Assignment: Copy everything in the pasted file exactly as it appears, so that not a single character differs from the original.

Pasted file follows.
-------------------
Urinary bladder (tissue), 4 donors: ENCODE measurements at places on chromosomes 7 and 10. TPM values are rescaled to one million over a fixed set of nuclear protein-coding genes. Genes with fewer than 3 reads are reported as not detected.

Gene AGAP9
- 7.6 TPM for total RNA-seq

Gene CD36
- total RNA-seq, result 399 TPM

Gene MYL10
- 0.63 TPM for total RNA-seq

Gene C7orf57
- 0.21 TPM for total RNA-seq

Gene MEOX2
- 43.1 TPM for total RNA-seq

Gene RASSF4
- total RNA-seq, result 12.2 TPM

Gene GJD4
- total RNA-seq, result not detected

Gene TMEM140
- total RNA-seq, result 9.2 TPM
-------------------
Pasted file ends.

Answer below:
Urinary bladder (tissue), 4 donors: ENCODE measurements at places on chromosomes 7 and 10. TPM values are rescaled to one million over a fixed set of nuclear protein-coding genes. Genes with fewer than 3 reads are reported as not detected.

Gene AGAP9
- 7.6 TPM for total RNA-seq

Gene CD36
- total RNA-seq, result 399 TPM

Gene MYL10
- 0.63 TPM for total RNA-seq

Gene C7orf57
- 0.21 TPM for total RNA-seq

Gene MEOX2
- 43.1 TPM for total RNA-seq

Gene RASSF4
- total RNA-seq, result 12.2 TPM

Gene GJD4
- total RNA-seq, result not detected

Gene TMEM140
- total RNA-seq, result 9.2 TPM